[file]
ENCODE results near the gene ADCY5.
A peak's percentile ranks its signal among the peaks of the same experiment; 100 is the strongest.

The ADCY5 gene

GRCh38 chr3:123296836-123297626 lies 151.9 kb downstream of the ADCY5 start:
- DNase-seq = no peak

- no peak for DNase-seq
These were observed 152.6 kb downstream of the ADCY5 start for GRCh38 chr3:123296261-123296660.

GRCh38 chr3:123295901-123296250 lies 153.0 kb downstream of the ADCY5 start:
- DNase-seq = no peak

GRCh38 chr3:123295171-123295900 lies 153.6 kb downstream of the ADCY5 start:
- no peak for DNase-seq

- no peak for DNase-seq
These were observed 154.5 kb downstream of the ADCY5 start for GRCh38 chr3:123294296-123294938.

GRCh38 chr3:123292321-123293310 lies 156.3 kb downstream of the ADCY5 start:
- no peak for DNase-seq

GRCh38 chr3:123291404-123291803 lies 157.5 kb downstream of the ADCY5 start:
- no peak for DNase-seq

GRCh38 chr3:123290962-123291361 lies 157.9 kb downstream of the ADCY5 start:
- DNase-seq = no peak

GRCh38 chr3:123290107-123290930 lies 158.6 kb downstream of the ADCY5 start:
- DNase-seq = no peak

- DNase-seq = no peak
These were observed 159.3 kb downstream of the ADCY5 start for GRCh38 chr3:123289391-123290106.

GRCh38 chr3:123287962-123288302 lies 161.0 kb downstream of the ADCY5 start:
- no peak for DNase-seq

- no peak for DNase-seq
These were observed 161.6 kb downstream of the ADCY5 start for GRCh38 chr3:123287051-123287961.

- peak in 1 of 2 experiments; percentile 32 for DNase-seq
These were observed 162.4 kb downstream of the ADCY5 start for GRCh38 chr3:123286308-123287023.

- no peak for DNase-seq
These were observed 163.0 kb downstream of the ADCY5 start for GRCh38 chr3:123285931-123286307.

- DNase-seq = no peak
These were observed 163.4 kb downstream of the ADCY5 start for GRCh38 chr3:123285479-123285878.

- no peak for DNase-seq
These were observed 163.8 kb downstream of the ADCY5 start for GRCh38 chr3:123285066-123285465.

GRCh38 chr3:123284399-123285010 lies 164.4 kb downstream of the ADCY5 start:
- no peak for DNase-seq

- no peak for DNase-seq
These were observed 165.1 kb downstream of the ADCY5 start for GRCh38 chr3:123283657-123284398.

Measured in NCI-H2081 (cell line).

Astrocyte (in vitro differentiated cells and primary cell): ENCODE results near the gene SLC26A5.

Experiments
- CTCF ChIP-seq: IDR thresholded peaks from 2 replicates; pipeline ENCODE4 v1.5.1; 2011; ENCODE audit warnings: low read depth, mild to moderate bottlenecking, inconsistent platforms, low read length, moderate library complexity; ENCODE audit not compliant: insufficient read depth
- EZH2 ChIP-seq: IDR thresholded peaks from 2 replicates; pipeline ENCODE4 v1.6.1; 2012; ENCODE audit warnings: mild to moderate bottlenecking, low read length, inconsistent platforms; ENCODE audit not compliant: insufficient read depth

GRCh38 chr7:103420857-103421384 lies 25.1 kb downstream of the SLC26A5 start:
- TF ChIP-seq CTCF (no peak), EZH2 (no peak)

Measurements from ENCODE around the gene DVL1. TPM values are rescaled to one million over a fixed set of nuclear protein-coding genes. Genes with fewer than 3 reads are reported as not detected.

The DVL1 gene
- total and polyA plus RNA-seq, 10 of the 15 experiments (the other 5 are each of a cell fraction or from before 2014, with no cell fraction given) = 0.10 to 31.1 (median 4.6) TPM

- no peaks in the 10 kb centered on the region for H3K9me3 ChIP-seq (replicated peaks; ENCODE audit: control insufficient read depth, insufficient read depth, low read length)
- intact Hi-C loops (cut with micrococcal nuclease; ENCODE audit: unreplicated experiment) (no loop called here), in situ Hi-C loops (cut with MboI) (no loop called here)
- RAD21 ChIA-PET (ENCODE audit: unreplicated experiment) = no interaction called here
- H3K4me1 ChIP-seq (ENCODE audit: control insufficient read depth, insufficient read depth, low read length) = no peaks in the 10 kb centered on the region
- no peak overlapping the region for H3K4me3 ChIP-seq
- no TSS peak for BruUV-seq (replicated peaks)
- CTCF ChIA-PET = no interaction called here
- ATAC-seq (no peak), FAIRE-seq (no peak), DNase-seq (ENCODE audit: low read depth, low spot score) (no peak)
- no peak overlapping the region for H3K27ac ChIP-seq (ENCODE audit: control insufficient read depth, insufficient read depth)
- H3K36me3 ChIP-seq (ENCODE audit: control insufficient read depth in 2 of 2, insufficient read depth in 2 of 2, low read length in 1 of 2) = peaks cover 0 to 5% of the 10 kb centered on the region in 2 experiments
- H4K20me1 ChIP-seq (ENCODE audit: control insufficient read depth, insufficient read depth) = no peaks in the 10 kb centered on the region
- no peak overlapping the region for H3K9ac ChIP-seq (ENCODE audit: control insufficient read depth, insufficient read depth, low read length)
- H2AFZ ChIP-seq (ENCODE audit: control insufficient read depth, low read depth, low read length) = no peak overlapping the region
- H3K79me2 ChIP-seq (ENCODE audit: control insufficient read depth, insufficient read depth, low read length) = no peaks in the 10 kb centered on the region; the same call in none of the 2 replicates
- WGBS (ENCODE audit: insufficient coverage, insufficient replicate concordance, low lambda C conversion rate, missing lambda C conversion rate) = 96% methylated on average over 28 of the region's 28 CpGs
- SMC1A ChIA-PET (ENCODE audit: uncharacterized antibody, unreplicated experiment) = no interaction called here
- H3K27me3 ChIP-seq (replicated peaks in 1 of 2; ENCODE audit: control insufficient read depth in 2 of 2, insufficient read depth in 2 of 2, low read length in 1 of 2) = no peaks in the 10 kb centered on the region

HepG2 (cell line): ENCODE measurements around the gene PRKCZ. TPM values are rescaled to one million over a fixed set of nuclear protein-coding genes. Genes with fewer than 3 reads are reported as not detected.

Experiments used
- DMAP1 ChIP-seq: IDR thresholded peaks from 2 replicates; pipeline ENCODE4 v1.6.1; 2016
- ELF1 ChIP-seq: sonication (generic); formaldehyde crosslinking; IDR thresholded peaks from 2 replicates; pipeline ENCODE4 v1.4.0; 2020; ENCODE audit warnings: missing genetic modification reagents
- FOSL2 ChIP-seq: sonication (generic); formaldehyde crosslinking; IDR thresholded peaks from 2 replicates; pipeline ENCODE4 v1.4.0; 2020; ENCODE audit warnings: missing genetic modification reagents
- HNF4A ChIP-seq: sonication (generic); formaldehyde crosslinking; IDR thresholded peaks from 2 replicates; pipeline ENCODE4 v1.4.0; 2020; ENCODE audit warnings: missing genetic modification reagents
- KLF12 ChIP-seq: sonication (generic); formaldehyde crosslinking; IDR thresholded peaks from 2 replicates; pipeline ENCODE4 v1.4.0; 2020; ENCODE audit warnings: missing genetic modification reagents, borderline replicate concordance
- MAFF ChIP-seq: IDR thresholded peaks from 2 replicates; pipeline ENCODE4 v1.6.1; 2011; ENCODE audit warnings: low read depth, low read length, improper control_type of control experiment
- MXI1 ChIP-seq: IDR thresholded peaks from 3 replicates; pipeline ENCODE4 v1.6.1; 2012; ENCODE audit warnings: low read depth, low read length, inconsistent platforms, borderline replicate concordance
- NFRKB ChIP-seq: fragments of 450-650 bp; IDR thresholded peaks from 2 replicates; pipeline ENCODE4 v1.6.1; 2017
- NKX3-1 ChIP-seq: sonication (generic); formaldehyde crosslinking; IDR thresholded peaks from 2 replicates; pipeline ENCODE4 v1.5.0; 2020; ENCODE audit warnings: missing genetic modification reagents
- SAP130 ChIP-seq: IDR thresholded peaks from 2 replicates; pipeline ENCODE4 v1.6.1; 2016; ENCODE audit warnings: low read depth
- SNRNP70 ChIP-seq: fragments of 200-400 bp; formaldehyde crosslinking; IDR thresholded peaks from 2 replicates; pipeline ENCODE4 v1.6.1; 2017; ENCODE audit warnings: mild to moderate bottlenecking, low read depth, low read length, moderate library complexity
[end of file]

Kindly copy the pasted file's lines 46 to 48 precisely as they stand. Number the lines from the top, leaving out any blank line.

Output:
- TF ChIP-seq CTCF (no peak), EZH2 (no peak)

Measurements from ENCODE around the gene DVL1. TPM values are rescaled to one million over a fixed set of nuclear protein-coding genes. Genes with fewer than 3 reads are reported as not detected.

The DVL1 gene